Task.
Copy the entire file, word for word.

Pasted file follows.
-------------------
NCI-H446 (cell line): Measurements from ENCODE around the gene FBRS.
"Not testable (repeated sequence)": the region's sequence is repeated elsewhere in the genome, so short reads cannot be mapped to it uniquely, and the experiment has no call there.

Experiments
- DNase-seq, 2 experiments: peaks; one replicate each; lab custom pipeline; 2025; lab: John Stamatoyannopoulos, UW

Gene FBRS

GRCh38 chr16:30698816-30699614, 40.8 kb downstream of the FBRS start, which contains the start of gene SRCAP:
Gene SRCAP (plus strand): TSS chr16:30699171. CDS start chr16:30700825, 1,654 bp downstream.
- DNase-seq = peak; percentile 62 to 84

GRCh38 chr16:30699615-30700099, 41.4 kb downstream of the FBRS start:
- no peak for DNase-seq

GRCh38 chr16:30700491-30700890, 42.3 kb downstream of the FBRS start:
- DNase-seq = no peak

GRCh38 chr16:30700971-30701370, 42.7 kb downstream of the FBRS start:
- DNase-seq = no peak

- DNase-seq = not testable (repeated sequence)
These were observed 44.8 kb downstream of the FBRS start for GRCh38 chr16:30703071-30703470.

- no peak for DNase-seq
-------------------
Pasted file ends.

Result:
NCI-H446 (cell line): Measurements from ENCODE around the gene FBRS.
"Not testable (repeated sequence)": the region's sequence is repeated elsewhere in the genome, so short reads cannot be mapped to it uniquely, and the experiment has no call there.

Experiments
- DNase-seq, 2 experiments: peaks; one replicate each; lab custom pipeline; 2025; lab: John Stamatoyannopoulos, UW

Gene FBRS

GRCh38 chr16:30698816-30699614, 40.8 kb downstream of the FBRS start, which contains the start of gene SRCAP:
Gene SRCAP (plus strand): TSS chr16:30699171. CDS start chr16:30700825, 1,654 bp downstream.
- DNase-seq = peak; percentile 62 to 84

GRCh38 chr16:30699615-30700099, 41.4 kb downstream of the FBRS start:
- no peak for DNase-seq

GRCh38 chr16:30700491-30700890, 42.3 kb downstream of the FBRS start:
- DNase-seq = no peak

GRCh38 chr16:30700971-30701370, 42.7 kb downstream of the FBRS start:
- DNase-seq = no peak

- DNase-seq = not testable (repeated sequence)
These were observed 44.8 kb downstream of the FBRS start for GRCh38 chr16:30703071-30703470.

- no peak for DNase-seq